Caye Caulker, the small island off the coast of Belize is a tiny slice of laid back paradise. As the locals like to advertise, it’s a “no shirt, no shoes, no problem” kinda island.
While it is the second largest of the Belizean Cayes, it feels a world away from any large overdeveloped town or hot spot. The island vibe is strong here, with no cars on the island and walking or golf buggies the preferred mode of transport. The only traffic sign directive is “go slow” and this perfectly sums up how you should be holidaying here.
When we arrived here, we instantly fell in love. The weather is warm and sunny on this barefoot paradise, most hotels and hostels front the main street which runs along the coast of the island, and everything is within an easy walking distance. The locals are friendly and the definition of chilled, and as a bonus, everything is in English! Belize is the only country in Central America where English is the official language, so no need to pull out the rusty Espanol.
One of the best parts of the sailing tour was trying our hand at fishing.
There are also many minimarts on the island (strangely all but one are owned by Asian families!), however there are equally a good number of local eateries to choose from, from street food stands through to higher-end establishments.
We spent five days in Caye Caulker which was enough time to see most things, but it’s very easy to spend a week or more here given how beautiful and effortless life is 🙂
If you’re planning a getaway to Caye Caulker, here are 6 must-do things:
1) Book a sailing tour for snorkeling and a visit to Shark and Ray Alley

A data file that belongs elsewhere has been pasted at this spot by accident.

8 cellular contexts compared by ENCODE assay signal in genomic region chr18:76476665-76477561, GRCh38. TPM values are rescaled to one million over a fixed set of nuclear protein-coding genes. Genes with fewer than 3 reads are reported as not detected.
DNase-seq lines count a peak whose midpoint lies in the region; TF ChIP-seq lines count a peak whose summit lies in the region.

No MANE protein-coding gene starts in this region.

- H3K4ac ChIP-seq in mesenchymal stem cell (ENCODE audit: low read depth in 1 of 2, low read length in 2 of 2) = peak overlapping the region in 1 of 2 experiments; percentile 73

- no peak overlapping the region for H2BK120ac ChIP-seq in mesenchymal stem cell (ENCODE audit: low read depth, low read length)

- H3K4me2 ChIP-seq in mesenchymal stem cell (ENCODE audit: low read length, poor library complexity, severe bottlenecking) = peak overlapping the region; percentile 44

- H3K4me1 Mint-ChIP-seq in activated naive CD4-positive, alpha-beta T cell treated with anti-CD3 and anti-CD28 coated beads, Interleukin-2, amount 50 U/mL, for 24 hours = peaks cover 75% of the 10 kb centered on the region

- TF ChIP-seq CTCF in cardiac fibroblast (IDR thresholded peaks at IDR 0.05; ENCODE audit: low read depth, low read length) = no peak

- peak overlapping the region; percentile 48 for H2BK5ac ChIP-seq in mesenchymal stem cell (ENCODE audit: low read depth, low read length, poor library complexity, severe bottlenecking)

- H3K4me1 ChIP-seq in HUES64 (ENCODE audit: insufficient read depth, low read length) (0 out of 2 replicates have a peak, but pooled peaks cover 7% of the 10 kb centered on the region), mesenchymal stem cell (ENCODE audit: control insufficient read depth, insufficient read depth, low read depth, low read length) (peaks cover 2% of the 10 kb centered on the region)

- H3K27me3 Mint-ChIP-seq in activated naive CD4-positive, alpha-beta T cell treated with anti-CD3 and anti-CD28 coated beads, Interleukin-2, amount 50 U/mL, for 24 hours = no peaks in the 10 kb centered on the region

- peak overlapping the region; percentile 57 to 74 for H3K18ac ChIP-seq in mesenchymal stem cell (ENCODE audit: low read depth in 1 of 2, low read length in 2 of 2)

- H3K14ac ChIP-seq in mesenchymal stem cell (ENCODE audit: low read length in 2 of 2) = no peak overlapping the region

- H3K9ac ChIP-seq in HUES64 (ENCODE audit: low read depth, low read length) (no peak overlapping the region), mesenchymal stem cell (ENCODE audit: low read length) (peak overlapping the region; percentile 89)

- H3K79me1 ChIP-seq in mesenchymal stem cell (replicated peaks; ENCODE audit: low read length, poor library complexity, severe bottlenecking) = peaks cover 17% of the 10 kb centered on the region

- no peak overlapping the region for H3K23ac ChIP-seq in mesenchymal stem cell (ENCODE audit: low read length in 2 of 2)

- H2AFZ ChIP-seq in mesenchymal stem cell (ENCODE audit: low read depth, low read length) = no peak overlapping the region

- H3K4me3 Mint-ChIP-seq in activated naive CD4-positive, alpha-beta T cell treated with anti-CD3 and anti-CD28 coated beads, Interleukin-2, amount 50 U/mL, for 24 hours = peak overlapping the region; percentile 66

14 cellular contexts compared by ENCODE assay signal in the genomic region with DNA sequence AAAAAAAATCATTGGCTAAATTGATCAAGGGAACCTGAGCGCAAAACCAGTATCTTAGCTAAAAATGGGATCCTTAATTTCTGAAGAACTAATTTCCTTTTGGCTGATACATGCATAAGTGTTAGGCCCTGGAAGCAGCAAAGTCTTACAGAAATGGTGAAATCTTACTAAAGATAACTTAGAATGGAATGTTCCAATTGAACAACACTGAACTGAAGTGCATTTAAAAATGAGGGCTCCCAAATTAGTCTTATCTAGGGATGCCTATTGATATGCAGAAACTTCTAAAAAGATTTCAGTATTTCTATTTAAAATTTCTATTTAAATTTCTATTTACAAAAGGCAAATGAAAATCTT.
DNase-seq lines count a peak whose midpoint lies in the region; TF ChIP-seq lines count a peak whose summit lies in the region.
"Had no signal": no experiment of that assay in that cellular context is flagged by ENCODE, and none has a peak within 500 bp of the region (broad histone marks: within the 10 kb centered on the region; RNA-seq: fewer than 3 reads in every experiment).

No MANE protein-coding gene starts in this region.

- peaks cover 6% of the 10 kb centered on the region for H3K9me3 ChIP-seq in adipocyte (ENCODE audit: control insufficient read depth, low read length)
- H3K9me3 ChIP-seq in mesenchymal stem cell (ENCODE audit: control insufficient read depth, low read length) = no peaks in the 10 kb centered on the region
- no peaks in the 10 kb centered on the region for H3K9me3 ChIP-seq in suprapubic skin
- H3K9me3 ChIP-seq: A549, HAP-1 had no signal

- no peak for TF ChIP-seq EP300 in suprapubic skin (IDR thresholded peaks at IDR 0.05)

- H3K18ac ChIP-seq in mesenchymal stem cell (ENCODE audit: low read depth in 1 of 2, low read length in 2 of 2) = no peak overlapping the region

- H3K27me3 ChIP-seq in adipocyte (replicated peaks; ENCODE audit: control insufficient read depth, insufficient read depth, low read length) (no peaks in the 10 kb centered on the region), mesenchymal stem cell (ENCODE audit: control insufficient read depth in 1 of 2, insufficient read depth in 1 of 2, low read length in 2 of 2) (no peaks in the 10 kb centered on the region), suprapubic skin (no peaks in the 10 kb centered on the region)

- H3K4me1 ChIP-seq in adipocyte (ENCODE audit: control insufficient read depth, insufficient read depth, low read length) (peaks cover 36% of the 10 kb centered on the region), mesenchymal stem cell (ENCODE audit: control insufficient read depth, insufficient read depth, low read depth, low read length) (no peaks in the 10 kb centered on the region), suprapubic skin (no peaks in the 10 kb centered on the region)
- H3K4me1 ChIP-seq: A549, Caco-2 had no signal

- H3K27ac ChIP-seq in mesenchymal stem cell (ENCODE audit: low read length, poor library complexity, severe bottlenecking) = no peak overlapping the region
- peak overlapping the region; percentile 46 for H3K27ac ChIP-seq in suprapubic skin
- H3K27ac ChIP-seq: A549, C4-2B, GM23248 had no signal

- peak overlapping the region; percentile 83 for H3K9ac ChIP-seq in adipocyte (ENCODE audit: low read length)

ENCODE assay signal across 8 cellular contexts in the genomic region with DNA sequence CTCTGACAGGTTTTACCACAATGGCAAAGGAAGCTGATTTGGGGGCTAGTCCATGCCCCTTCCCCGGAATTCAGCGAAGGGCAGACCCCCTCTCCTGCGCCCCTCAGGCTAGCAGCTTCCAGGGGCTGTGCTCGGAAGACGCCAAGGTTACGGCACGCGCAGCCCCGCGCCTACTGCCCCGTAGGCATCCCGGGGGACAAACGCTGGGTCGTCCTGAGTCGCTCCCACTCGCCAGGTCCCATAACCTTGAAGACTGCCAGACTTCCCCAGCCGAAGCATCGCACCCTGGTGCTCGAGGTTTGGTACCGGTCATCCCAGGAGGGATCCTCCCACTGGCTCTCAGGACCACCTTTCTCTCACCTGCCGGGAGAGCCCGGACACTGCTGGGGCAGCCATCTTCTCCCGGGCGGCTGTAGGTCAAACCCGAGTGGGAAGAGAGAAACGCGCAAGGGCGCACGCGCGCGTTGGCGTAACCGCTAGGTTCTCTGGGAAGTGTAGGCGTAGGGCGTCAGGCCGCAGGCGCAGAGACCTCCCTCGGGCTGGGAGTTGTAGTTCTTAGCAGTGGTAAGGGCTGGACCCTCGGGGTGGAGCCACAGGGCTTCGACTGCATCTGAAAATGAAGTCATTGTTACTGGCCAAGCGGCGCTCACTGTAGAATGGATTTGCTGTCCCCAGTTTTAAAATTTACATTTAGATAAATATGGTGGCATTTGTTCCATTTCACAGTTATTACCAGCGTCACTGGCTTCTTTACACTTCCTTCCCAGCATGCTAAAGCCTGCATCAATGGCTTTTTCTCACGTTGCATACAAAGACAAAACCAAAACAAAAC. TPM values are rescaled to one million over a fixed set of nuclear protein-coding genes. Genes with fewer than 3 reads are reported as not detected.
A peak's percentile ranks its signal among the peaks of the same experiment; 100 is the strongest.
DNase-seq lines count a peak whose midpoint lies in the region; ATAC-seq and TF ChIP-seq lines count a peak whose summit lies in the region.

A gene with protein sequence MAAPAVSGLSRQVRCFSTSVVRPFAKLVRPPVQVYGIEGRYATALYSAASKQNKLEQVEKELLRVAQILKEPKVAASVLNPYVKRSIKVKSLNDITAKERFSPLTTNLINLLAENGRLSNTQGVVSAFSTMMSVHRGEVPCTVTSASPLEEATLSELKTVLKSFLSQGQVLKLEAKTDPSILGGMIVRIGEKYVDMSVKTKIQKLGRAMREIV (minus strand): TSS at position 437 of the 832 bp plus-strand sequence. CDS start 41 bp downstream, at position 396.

Book a sailing tour which includes snorkelling at Shark & Ray Alley.
We opted for a 2 day / 1 night sailing tour, and it was a lot of fun. The island is dotted with many tour operators so you can take your pick, but a sailing cruise with snorkelling included (and unlimited rum punch) is a fun way to see the coast, more of the surrounding islands, and basically relax.
Our boat accommodated 7 people so if you’re in a large group you could feasibly book out a whole boat to yourself. Almost all sailing tours will include a stop at shark and ray alley, but double-check to make sure as this is one you don’t want to miss. Fisherman historically came to this area to clean out their boats and catches, which in turn attracted all the local rays and reef sharks. So much so that now when any boats appear, they swarm underneath in great numbers!!
Note: On the day we went, the currents were ridiculously strong, so be wary of that as you go snorkelling! Take fins and make sure you check where you are relative to the boat often, or you may find yourself having drifted quite far with an exhausting swim back.
2) Go fishing and cook your spoils at the local restaurant
3) Go for a beach massage with Javier
Javier is a local providing massages by the beach for a very reasonable BZD$50 for one hour, or BZD$80 for two people for one hour each if you’re a couple! He’s located 100 metres down from the spit sign here and has a variety of methods on offer (from Swedish to aromatherapy, sports, etc). You are sheltered somewhat from the winds in his makeshift beach hut, but Javier honestly has the most amazing technique. Read his reviews, he’s fantastic, and a must-see if you’re in need for some pampering!
4) Get a fry jack for breakfast
Erolyns House of Fryjacks serve up some delicious fry jacks every morning from 6:30am. Fry jacks are essentially a deep-fried folded bread with stuffings in every combination possible using beans, cheese, chicken, ham, or bacon. All you need to know is they are delicious, cheap (BZD$3-7 depending on your filling choice), and taste even better with the local Marie Sharpe hot sauce on offer. Just try one, you won’t regret it.
5) Go for a yoga class at randOM Yoga
Go for a yoga class at randOM Yoga (on top of Namaste Cafe).